“I Remain Silent”: Attorney Avoids DUI Checkpoints With Form

A local attorney says while the strategy may be legal, it's not practical

A controversial way to avoid a sobriety checkpoint is going viral on the internet after a man is waved through without having to talk to police.

At a typical DUI checkpoint, the driver pulls up, rolls down a window and talks to a police officer while he or she determines if there’s probable cause to give the driver a field sobriety test.

But Florida lawyer Warren Redlich came up with a loophole that lawyers are calling “constitutionally legal.”

In a YouTube video posted by Redlich, he drives up to a checkpoint with his windows rolled up and puts up a form from FairDUI.org that reads, “I remain silent. No searches. I want my lawyer.” He then showed his driver’s license, and the officer appears to call another officer over.

That officer reads the form and then waves Redlich through the checkpoint without any issues.

As the video and so-called technique continues to spread, San Diego DUI attorney and former prosecutor Mark Deniz says constitutionally, it’s OK.

"Someone doesn't have to talk to anybody if they don't want to,” said Deniz. “Someone can be rude, that's the right of a citizen is to be rude to anybody else. That's our protective rights."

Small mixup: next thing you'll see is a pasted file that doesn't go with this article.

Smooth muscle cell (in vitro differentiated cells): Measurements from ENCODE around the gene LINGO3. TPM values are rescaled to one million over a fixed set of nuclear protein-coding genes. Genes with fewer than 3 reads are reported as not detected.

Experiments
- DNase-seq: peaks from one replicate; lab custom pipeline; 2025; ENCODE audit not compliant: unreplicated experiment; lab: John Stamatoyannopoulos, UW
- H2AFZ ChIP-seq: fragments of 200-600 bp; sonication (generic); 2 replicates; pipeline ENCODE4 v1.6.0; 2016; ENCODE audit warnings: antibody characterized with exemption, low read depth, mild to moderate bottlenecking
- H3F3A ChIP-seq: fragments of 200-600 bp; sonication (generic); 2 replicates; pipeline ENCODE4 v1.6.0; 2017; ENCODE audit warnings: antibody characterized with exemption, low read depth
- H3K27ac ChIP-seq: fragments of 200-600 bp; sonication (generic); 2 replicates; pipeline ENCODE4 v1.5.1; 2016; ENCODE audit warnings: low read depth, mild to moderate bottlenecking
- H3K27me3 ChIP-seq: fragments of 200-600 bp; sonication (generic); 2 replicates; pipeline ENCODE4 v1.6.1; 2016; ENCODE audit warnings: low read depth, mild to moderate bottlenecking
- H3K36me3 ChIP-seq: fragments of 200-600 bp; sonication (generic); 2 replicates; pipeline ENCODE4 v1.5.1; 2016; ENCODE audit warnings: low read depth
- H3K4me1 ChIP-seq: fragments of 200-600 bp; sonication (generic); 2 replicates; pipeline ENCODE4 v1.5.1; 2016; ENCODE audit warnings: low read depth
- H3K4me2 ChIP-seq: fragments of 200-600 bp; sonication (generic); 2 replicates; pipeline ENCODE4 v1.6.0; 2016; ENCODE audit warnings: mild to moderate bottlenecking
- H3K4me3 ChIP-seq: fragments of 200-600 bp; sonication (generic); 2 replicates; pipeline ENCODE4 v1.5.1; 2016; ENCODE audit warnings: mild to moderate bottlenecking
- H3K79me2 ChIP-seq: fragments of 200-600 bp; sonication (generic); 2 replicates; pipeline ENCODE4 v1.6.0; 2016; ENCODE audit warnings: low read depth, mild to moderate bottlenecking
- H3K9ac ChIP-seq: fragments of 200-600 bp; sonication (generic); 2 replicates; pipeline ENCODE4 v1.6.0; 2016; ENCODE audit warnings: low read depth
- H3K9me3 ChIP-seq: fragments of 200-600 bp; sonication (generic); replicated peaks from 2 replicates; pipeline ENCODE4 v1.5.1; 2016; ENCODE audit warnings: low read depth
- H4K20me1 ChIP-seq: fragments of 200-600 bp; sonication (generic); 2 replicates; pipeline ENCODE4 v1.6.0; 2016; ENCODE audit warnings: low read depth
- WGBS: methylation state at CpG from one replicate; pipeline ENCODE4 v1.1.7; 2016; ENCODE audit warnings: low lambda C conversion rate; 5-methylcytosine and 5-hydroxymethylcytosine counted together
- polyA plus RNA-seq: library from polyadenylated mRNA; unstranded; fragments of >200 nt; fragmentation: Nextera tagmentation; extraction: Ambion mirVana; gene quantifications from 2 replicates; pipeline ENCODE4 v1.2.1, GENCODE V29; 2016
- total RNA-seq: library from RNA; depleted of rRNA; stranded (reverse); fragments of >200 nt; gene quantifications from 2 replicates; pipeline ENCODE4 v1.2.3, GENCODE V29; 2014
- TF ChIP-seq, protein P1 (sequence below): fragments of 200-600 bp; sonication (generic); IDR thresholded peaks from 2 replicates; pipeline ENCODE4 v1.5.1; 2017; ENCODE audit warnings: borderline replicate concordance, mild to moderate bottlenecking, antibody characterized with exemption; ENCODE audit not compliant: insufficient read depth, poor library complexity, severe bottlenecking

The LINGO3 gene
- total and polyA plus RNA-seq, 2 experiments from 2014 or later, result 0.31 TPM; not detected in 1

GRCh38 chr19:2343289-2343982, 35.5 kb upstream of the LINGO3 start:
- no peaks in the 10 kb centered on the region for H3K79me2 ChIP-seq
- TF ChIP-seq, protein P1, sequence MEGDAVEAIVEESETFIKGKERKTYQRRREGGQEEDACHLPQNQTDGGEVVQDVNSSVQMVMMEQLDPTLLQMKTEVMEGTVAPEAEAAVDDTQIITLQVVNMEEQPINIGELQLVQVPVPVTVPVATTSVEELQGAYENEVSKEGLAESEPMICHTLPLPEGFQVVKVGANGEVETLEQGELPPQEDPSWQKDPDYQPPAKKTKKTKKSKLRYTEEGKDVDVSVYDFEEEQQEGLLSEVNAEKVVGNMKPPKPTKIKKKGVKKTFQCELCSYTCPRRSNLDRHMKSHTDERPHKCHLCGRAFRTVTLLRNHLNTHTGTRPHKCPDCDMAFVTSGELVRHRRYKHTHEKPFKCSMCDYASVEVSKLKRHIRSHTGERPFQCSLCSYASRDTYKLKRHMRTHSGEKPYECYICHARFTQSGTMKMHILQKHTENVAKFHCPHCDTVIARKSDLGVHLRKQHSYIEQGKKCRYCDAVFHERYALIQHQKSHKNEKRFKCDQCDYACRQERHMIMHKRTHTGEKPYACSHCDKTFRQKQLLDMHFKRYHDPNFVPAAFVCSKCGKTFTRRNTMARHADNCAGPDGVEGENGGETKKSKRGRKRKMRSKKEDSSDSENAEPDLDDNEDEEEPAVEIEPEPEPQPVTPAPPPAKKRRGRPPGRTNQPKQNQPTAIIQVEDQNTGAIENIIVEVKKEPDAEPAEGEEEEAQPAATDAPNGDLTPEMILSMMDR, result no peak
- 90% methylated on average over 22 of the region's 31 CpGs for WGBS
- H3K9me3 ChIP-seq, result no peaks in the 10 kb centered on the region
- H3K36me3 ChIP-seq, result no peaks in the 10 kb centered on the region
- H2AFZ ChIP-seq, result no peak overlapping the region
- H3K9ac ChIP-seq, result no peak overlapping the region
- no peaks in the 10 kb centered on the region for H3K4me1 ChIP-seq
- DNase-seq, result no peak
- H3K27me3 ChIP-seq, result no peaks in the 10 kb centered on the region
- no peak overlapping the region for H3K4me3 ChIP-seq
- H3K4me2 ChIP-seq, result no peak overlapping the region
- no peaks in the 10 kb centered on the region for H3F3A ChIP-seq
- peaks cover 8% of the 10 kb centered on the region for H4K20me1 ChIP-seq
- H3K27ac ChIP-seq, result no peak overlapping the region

But he added a caveat: it’s legal, but not practical.

He explained that using the placard and refusing to speak to police may protect you from a DUI, “but be prepared to be arrested even if you're under .08."

According to Sgt. Ernie Servin with San Diego Police Department’s Traffic Division, California vehicle code 2814.2 says drivers must stop and submit to a sobriety checkpoint.

Deniz said trying the technique will likely bring more attention to the driver and could cause more problems than if the driver just talked to the officer.

"When that officer sees you about two or three car lengths down, and they see that little placard hanging out there, you are going to bring bells and whistles and you are going to attract those officers,” Deniz said. “And you're going to be attracting the sergeant who's in charge of that, and they will be investigating you, to where a lot of times you could probably pass through a checkpoint uninterrupted."

Servin said the police department wants to encourage people to be wise and not drink at all before driving. Everyone’s body absorbs alcohol differently, he cautioned, and it isn’t worth the risk of injury or worse, death.

The department holds an average of 57 checkpoints annually and has recently hosted My BAC programs, where the public can test their blood alcohol level on a breathalyzer.

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